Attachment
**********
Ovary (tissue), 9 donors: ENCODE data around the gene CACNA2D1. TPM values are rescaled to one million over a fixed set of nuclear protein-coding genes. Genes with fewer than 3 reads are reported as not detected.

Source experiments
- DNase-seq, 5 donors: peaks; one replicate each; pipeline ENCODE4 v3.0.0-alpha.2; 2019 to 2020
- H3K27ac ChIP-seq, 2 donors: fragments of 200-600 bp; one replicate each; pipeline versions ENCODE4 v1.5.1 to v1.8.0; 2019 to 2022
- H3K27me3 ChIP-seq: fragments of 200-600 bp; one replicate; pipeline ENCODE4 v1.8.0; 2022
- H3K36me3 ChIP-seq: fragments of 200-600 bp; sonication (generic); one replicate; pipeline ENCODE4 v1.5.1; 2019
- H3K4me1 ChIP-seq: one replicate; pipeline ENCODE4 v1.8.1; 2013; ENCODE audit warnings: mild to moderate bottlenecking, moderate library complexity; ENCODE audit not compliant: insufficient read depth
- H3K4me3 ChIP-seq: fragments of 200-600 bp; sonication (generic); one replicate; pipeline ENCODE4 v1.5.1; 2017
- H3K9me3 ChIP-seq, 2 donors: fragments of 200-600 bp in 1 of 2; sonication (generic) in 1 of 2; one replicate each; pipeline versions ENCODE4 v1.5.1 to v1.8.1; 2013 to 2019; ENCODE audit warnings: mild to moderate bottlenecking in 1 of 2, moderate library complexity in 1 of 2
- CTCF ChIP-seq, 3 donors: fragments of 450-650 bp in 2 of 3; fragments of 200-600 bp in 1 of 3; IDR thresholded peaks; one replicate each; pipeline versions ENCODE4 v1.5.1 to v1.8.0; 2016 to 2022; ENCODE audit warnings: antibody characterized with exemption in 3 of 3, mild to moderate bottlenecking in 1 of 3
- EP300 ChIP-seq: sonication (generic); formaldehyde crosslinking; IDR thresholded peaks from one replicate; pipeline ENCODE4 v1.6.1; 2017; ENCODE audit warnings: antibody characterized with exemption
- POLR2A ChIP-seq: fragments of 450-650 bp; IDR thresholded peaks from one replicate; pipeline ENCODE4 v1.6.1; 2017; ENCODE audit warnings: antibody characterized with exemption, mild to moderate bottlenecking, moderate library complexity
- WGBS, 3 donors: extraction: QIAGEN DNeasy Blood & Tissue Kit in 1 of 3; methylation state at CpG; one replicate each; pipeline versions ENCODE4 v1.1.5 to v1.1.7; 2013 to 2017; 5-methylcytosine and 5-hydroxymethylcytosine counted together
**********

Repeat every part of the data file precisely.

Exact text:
Ovary (tissue), 9 donors: ENCODE data around the gene CACNA2D1. TPM values are rescaled to one million over a fixed set of nuclear protein-coding genes. Genes with fewer than 3 reads are reported as not detected.

Source experiments
- DNase-seq, 5 donors: peaks; one replicate each; pipeline ENCODE4 v3.0.0-alpha.2; 2019 to 2020
- H3K27ac ChIP-seq, 2 donors: fragments of 200-600 bp; one replicate each; pipeline versions ENCODE4 v1.5.1 to v1.8.0; 2019 to 2022
- H3K27me3 ChIP-seq: fragments of 200-600 bp; one replicate; pipeline ENCODE4 v1.8.0; 2022
- H3K36me3 ChIP-seq: fragments of 200-600 bp; sonication (generic); one replicate; pipeline ENCODE4 v1.5.1; 2019
- H3K4me1 ChIP-seq: one replicate; pipeline ENCODE4 v1.8.1; 2013; ENCODE audit warnings: mild to moderate bottlenecking, moderate library complexity; ENCODE audit not compliant: insufficient read depth
- H3K4me3 ChIP-seq: fragments of 200-600 bp; sonication (generic); one replicate; pipeline ENCODE4 v1.5.1; 2017
- H3K9me3 ChIP-seq, 2 donors: fragments of 200-600 bp in 1 of 2; sonication (generic) in 1 of 2; one replicate each; pipeline versions ENCODE4 v1.5.1 to v1.8.1; 2013 to 2019; ENCODE audit warnings: mild to moderate bottlenecking in 1 of 2, moderate library complexity in 1 of 2
- CTCF ChIP-seq, 3 donors: fragments of 450-650 bp in 2 of 3; fragments of 200-600 bp in 1 of 3; IDR thresholded peaks; one replicate each; pipeline versions ENCODE4 v1.5.1 to v1.8.0; 2016 to 2022; ENCODE audit warnings: antibody characterized with exemption in 3 of 3, mild to moderate bottlenecking in 1 of 3
- EP300 ChIP-seq: sonication (generic); formaldehyde crosslinking; IDR thresholded peaks from one replicate; pipeline ENCODE4 v1.6.1; 2017; ENCODE audit warnings: antibody characterized with exemption
- POLR2A ChIP-seq: fragments of 450-650 bp; IDR thresholded peaks from one replicate; pipeline ENCODE4 v1.6.1; 2017; ENCODE audit warnings: antibody characterized with exemption, mild to moderate bottlenecking, moderate library complexity
- WGBS, 3 donors: extraction: QIAGEN DNeasy Blood & Tissue Kit in 1 of 3; methylation state at CpG; one replicate each; pipeline versions ENCODE4 v1.1.5 to v1.1.7; 2013 to 2017; 5-methylcytosine and 5-hydroxymethylcytosine counted together